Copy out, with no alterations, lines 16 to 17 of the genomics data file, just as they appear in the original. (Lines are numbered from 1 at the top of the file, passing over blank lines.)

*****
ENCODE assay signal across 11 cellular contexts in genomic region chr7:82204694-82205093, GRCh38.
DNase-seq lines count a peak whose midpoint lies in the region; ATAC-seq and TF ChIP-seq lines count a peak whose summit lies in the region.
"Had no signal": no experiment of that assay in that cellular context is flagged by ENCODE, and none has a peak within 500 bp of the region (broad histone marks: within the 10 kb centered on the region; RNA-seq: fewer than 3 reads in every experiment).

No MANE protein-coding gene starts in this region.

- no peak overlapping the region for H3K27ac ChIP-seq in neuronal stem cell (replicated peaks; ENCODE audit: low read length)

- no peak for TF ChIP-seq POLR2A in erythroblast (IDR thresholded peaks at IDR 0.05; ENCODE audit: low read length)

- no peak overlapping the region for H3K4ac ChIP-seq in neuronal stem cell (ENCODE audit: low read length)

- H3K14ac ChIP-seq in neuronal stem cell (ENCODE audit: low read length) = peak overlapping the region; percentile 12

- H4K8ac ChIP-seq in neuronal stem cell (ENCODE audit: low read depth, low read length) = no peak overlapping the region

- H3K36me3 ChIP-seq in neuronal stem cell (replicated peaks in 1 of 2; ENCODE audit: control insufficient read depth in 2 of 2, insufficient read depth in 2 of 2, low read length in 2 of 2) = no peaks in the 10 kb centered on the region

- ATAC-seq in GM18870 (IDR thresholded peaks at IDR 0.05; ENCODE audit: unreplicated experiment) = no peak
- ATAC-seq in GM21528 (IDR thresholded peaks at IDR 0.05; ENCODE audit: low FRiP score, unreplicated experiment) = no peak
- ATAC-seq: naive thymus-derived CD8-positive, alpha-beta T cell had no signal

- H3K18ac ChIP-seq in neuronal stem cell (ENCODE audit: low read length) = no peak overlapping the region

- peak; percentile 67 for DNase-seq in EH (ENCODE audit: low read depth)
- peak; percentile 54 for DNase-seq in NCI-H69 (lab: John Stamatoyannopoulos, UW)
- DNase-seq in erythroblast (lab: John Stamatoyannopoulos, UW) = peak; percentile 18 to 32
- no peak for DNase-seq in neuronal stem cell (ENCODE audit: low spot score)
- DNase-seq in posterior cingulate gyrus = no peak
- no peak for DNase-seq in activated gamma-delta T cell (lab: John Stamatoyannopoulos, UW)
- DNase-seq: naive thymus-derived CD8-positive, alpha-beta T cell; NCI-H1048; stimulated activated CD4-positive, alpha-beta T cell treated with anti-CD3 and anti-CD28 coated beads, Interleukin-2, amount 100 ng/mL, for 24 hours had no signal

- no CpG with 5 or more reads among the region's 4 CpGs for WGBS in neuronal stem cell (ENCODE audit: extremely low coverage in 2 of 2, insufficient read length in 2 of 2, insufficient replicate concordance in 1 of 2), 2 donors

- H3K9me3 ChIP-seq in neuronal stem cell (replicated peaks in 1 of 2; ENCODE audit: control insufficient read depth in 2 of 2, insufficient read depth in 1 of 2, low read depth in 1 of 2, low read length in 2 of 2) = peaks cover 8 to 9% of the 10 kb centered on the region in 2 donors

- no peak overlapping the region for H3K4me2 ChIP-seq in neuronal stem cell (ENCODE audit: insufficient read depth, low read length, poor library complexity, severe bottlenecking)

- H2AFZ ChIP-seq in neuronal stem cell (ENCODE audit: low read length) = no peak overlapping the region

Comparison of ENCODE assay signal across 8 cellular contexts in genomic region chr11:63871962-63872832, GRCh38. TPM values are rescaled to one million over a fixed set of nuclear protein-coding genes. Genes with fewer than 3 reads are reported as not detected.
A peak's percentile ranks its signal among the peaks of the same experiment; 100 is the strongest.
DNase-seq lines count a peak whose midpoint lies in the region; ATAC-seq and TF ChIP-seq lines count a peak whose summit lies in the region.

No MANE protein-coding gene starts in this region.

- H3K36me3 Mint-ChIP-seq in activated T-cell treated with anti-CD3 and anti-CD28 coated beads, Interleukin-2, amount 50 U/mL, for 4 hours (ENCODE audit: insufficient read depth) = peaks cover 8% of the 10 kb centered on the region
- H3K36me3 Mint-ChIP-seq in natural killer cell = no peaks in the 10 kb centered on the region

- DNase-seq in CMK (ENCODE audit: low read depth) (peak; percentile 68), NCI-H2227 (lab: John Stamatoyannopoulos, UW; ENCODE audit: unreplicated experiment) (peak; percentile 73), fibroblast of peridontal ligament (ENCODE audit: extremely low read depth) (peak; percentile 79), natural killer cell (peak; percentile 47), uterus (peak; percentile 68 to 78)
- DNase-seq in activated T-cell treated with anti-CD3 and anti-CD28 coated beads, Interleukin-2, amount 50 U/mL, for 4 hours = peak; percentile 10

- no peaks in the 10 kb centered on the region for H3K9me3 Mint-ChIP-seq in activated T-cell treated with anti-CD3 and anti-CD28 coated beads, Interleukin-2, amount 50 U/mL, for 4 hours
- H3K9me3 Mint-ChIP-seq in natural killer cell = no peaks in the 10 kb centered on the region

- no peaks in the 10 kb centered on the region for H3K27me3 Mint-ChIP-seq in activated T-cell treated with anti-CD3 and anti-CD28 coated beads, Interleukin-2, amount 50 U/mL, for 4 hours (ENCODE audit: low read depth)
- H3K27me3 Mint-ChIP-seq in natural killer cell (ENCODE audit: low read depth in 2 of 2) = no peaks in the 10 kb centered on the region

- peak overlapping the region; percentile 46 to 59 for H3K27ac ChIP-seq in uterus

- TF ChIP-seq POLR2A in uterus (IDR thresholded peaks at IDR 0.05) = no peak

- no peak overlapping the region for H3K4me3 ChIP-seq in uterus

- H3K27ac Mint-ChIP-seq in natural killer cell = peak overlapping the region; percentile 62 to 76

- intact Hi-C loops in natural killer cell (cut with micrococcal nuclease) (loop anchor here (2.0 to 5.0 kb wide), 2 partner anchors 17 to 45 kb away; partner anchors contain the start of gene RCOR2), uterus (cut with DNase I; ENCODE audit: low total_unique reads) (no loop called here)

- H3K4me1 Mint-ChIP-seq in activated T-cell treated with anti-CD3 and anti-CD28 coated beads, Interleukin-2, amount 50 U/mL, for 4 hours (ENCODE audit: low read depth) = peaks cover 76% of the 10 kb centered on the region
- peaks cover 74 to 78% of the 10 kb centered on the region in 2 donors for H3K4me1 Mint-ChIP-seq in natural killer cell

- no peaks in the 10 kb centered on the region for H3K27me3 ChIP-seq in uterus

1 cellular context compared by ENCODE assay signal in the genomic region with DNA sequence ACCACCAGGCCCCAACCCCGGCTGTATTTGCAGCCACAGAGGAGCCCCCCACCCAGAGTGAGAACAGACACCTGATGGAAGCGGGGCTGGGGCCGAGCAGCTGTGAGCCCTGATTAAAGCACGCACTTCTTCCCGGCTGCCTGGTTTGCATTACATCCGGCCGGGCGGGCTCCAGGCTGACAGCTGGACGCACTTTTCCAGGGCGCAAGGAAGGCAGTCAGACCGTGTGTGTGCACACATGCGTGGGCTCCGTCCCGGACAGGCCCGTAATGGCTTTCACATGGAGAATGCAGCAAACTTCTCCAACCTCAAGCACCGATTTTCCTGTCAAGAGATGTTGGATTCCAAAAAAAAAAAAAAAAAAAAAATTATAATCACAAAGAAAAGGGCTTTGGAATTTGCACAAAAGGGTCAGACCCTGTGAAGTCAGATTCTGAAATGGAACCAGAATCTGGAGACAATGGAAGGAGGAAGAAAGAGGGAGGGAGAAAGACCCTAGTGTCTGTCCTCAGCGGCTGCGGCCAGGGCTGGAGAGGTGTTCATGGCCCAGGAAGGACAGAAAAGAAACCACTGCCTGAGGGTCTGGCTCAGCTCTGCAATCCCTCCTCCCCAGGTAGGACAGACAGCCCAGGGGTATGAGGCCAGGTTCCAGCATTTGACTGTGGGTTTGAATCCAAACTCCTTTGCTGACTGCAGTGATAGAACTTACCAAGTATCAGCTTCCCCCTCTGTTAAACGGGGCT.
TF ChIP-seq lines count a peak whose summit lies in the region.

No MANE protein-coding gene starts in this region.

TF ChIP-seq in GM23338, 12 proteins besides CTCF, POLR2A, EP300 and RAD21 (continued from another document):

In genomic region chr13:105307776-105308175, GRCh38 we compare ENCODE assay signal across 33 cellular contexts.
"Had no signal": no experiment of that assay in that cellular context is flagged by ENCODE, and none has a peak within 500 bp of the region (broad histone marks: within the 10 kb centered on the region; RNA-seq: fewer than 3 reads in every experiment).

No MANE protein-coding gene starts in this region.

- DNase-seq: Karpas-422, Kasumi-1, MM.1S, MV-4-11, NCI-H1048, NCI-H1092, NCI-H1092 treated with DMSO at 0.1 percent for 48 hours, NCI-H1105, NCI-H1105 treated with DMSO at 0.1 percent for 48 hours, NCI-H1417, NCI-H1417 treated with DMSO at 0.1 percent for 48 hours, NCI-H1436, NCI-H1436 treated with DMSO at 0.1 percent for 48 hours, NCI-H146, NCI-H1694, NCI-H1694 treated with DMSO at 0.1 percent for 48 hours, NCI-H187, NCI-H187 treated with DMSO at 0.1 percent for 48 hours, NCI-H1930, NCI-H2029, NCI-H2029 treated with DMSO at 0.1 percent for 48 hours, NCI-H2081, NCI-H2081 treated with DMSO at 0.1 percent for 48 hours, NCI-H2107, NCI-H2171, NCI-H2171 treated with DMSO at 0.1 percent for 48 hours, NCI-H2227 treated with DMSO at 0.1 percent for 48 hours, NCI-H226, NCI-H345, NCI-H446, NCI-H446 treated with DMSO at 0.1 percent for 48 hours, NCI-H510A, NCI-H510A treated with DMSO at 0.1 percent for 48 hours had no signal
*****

- peak; percentile 54 for DNase-seq in NCI-H69 (lab: John Stamatoyannopoulos, UW)
- DNase-seq in erythroblast (lab: John Stamatoyannopoulos, UW) = peak; percentile 18 to 32